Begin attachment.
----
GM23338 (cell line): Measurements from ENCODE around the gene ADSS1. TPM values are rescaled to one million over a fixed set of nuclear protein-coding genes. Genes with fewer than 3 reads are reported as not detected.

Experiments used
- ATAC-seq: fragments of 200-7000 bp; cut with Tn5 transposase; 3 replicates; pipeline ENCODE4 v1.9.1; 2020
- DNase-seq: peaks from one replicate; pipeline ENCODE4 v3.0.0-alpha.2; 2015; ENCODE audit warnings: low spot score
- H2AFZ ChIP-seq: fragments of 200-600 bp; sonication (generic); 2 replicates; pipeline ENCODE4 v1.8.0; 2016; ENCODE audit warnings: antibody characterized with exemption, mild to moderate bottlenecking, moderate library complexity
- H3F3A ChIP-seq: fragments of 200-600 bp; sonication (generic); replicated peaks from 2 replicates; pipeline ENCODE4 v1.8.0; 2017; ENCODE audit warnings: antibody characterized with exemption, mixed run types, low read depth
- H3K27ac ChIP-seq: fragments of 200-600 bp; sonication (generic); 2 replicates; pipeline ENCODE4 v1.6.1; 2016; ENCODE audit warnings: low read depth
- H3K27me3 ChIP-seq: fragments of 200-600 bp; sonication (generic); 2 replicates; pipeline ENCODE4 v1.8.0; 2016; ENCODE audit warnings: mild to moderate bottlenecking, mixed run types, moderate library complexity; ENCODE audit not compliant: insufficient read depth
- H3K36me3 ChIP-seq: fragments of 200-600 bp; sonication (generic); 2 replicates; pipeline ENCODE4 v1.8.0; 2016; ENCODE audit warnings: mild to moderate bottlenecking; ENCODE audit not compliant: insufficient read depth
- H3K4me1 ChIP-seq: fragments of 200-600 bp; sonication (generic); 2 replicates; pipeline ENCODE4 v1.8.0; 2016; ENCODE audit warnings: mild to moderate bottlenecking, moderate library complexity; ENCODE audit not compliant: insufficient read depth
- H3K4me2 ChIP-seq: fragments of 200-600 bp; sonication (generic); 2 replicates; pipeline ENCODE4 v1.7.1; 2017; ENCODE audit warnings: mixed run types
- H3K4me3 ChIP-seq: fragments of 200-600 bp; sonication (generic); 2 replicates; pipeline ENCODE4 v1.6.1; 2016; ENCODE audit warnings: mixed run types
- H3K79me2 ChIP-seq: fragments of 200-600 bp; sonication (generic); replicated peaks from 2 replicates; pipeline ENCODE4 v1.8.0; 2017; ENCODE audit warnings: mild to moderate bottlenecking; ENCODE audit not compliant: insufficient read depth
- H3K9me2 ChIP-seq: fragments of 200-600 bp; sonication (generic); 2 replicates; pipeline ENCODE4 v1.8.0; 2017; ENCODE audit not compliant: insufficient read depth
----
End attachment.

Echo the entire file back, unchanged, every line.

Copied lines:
GM23338 (cell line): Measurements from ENCODE around the gene ADSS1. TPM values are rescaled to one million over a fixed set of nuclear protein-coding genes. Genes with fewer than 3 reads are reported as not detected.

Experiments used
- ATAC-seq: fragments of 200-7000 bp; cut with Tn5 transposase; 3 replicates; pipeline ENCODE4 v1.9.1; 2020
- DNase-seq: peaks from one replicate; pipeline ENCODE4 v3.0.0-alpha.2; 2015; ENCODE audit warnings: low spot score
- H2AFZ ChIP-seq: fragments of 200-600 bp; sonication (generic); 2 replicates; pipeline ENCODE4 v1.8.0; 2016; ENCODE audit warnings: antibody characterized with exemption, mild to moderate bottlenecking, moderate library complexity
- H3F3A ChIP-seq: fragments of 200-600 bp; sonication (generic); replicated peaks from 2 replicates; pipeline ENCODE4 v1.8.0; 2017; ENCODE audit warnings: antibody characterized with exemption, mixed run types, low read depth
- H3K27ac ChIP-seq: fragments of 200-600 bp; sonication (generic); 2 replicates; pipeline ENCODE4 v1.6.1; 2016; ENCODE audit warnings: low read depth
- H3K27me3 ChIP-seq: fragments of 200-600 bp; sonication (generic); 2 replicates; pipeline ENCODE4 v1.8.0; 2016; ENCODE audit warnings: mild to moderate bottlenecking, mixed run types, moderate library complexity; ENCODE audit not compliant: insufficient read depth
- H3K36me3 ChIP-seq: fragments of 200-600 bp; sonication (generic); 2 replicates; pipeline ENCODE4 v1.8.0; 2016; ENCODE audit warnings: mild to moderate bottlenecking; ENCODE audit not compliant: insufficient read depth
- H3K4me1 ChIP-seq: fragments of 200-600 bp; sonication (generic); 2 replicates; pipeline ENCODE4 v1.8.0; 2016; ENCODE audit warnings: mild to moderate bottlenecking, moderate library complexity; ENCODE audit not compliant: insufficient read depth
- H3K4me2 ChIP-seq: fragments of 200-600 bp; sonication (generic); 2 replicates; pipeline ENCODE4 v1.7.1; 2017; ENCODE audit warnings: mixed run types
- H3K4me3 ChIP-seq: fragments of 200-600 bp; sonication (generic); 2 replicates; pipeline ENCODE4 v1.6.1; 2016; ENCODE audit warnings: mixed run types
- H3K79me2 ChIP-seq: fragments of 200-600 bp; sonication (generic); replicated peaks from 2 replicates; pipeline ENCODE4 v1.8.0; 2017; ENCODE audit warnings: mild to moderate bottlenecking; ENCODE audit not compliant: insufficient read depth
- H3K9me2 ChIP-seq: fragments of 200-600 bp; sonication (generic); 2 replicates; pipeline ENCODE4 v1.8.0; 2017; ENCODE audit not compliant: insufficient read depth